I believe we can still have that conversation.  But in order to do that, I think we first need to know what we want to say.  And that’s why I’m writing this series of blogs.  It’s a way to collect our thoughts…starting with mine and hopefully pulling in all of yours, as well.  Yeah, we probably won’t all agree, but at least we’ll have talked it out.

Over the next few weeks, I’m going to continue this line of discussion with all of you…trying to figure out the answers myself as I think out loud, and hoping that you’ll join me in comments here and also over on SMALL ACCESS (feel free to join the group if you haven’t already; our main rule is: “Be excellent to each other”).

There’s no right or wrong answer, but if we’re going to try to keep on fighting the good fight, then it’s important we all get on the same page.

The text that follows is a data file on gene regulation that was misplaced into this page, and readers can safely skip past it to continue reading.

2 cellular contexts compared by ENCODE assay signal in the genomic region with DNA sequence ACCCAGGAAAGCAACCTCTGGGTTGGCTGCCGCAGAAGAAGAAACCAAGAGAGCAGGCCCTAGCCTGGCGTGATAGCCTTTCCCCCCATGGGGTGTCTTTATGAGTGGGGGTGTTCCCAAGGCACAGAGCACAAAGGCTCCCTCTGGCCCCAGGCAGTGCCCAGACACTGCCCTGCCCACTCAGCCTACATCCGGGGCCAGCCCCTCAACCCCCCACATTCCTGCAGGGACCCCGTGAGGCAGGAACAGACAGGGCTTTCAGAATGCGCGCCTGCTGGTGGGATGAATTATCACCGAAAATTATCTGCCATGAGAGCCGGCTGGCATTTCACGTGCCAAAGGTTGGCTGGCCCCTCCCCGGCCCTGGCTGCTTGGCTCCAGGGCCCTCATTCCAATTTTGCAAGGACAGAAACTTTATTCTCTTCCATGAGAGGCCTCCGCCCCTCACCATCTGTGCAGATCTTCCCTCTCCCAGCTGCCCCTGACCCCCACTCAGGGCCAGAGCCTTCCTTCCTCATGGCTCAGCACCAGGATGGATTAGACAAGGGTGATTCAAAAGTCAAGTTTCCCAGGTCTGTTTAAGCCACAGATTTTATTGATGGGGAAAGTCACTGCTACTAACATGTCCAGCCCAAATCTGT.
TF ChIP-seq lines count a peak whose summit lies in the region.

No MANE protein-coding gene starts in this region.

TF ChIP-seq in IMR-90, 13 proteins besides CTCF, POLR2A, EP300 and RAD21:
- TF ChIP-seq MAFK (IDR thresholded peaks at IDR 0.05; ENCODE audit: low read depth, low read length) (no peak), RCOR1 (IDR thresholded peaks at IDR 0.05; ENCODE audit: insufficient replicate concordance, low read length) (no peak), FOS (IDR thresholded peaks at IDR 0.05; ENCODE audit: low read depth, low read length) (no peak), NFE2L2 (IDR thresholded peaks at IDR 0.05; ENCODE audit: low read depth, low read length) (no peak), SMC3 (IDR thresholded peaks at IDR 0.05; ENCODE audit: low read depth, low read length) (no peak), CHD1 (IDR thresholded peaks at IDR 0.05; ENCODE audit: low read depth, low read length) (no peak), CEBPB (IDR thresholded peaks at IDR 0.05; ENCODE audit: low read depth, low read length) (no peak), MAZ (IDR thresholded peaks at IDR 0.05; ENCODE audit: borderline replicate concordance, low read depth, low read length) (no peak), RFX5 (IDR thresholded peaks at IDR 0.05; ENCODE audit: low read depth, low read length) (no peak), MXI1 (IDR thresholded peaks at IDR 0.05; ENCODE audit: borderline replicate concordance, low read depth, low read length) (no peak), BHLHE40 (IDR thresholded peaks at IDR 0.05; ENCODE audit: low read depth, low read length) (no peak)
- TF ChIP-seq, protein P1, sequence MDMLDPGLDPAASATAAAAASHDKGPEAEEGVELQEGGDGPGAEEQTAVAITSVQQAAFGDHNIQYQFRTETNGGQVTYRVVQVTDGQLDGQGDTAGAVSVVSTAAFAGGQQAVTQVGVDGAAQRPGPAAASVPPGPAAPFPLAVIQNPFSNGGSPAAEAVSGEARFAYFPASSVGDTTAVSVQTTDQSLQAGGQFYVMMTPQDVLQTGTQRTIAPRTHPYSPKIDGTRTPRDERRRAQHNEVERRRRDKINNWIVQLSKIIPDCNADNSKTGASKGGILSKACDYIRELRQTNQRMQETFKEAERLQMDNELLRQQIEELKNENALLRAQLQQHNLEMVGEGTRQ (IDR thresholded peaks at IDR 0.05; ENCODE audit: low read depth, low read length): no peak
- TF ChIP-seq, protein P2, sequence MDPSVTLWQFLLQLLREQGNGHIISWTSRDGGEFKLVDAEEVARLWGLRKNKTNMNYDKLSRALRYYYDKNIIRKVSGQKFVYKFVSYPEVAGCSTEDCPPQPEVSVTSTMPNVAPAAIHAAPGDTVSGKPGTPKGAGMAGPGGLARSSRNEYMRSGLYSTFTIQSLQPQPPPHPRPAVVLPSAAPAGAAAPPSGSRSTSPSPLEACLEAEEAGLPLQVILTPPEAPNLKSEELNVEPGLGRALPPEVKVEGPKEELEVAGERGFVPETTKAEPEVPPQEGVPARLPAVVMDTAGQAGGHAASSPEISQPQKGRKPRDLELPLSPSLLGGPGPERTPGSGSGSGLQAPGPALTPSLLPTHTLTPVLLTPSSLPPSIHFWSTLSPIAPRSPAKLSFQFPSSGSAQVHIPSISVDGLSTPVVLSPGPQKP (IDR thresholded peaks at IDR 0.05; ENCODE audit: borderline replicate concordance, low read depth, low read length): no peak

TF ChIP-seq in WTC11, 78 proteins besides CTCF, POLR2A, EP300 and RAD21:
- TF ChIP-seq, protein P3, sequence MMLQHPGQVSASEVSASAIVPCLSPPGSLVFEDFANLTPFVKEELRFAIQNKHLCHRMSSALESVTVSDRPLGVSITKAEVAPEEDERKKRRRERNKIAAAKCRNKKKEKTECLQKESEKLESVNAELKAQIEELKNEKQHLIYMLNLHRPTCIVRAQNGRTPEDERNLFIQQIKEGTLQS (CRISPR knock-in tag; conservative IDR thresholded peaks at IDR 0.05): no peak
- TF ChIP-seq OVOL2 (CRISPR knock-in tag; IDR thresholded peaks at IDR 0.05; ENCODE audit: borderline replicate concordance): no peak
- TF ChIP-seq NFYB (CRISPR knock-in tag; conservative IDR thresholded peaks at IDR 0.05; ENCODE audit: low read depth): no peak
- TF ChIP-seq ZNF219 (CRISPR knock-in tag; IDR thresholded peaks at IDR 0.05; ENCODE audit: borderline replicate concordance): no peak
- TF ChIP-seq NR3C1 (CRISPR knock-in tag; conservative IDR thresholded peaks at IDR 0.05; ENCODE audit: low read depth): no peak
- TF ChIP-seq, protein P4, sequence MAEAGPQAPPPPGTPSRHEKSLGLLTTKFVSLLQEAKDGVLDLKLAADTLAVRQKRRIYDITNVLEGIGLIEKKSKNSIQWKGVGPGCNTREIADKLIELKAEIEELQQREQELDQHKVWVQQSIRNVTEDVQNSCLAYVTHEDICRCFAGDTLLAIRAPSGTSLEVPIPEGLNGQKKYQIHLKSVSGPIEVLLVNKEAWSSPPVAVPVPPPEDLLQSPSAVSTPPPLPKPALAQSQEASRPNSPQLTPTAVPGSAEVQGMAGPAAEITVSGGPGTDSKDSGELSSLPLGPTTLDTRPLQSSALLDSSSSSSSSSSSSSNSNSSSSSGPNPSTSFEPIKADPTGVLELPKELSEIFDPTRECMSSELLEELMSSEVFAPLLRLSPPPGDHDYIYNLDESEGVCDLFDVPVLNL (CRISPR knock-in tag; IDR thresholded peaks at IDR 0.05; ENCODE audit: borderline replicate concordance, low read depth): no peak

And first up–and for the next installment of this blog series–I’m going to ask another complicated question: what exactly are we fighting?  Are the guidelines really all that awful?  Might they also be a good thing in some ways?  Do we need to wipe the guidelines off the face of the planet, or can we find a way to live together in peaceful coexistence (because we probably don’t have much of a choice anyway)?

We’ll take a closer look at these challenging questions next time…just as soon as I figure out what I think!

82 thoughts on “FAN FILM GUIDELINES: Reality Check (Part 1) – DO WE FIGHT ON?”

  1. Good start, Jon… for me the guidelines that hurt fan films most is the two 15 minute rule and no storyline continuation. Now I know many may not think 30 minute episodes won’t work well, but let’s revisit ST:TAS. Writers were still able to tell compelling stories that worked within that time frame. But to have meaning in live action format, the “continuing story line” should be revised to be allowed. Terminology is needed to remain viable to the ST world.